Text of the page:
Though she has written for publications including the New York Times, Washington Post, and Wall Street Journal, Azar Nafisi is most known for her best-selling novel, Reading Lolita in Tehran: A Memoir in Books (Random House). In it, she demonstrates what the best teachers do when faced with adversity: They continue to teach, even if it has to be outside of a classroom. In 1981, Nafisi was expelled from her position at the University of Tehran after refusing to wear a veil, a requirement she found oppressive and unnecessary.She began hosting underground discussion groups and workshops on American and English literature, in which she holds a Ph.D. Reading Lolita follows the intellectually transformative effects these gatherings had on the female students she invited to participate, though the works they studied were often banned, the photocopied papers shared between readers. Nafisi has gone on to speak publically on the relationship between politics, power, and culture, while continuing to stress the importance of how some literature can speak universally of the human experience. Currently a visiting professor at Johns Hopkins University, she will also discuss her most recent memoir, Things I've Been Silent About, which covers her early childhood in a strained family, as well as her travels throughout the world.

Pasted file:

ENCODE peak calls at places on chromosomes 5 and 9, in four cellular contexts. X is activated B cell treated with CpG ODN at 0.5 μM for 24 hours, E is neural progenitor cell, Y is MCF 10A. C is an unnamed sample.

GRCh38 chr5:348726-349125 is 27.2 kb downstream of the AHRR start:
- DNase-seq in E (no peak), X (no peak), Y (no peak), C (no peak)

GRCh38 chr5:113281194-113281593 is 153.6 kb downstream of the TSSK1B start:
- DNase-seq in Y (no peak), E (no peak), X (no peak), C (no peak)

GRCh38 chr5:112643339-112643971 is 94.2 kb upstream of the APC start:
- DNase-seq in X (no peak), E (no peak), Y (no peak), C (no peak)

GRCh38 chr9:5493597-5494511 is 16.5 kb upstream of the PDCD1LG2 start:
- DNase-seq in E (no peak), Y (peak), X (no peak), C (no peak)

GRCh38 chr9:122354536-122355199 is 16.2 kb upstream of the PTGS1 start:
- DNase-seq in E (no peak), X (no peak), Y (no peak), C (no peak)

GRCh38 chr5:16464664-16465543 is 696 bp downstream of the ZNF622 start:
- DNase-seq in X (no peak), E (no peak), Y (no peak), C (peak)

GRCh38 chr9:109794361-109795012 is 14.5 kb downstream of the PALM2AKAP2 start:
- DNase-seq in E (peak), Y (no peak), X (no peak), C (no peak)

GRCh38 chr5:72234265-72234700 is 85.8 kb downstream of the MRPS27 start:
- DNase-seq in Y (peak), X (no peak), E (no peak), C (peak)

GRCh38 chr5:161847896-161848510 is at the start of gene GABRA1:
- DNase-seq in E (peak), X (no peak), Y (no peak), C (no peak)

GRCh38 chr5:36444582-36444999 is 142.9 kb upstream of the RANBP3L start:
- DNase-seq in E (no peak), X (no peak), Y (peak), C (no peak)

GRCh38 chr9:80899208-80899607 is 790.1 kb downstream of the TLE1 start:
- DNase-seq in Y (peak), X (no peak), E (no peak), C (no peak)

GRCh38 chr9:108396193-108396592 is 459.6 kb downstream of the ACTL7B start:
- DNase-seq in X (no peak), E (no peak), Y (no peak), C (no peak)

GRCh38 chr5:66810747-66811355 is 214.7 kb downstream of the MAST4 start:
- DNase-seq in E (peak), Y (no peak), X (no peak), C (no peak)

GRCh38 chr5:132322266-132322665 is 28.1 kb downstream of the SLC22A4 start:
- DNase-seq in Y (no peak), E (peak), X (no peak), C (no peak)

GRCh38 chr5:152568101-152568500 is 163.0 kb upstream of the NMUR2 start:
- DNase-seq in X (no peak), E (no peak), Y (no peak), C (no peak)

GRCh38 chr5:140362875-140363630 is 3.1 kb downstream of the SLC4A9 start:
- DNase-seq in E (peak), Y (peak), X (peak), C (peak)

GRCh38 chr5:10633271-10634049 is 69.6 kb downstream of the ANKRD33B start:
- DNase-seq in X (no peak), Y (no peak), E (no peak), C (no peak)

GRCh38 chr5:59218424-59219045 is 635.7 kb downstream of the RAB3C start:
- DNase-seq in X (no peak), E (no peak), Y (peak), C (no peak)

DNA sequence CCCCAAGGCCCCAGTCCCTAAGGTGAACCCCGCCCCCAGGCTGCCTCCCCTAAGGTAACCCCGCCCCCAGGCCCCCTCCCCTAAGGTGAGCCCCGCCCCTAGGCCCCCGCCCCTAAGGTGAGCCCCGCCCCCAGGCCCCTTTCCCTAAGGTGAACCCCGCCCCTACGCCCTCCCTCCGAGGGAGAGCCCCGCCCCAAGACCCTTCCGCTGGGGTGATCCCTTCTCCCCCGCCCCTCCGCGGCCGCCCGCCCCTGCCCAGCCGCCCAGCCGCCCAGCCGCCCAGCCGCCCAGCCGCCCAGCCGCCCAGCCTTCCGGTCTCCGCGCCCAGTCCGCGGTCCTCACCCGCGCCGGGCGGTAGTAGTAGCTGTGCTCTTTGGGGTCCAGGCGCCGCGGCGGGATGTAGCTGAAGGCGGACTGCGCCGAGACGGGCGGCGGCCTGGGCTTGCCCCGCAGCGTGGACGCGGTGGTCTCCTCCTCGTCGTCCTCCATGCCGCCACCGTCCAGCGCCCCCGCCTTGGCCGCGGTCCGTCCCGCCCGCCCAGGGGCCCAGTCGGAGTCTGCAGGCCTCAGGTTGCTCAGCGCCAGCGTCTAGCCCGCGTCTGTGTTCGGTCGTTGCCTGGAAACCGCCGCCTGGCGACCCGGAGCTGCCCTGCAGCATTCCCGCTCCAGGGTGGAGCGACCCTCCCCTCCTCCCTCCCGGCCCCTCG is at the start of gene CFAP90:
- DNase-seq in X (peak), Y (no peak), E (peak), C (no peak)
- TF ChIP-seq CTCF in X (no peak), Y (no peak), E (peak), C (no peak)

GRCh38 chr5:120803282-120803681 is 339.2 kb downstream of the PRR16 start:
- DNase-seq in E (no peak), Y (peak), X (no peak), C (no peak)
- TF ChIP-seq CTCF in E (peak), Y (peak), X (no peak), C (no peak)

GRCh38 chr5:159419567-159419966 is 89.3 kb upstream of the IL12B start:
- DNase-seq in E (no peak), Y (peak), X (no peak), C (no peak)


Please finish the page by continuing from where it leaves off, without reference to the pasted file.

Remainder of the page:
Thu., Dec. 17, 7:30 p.m.; Fri., Dec. 18, 11 a.m., 2009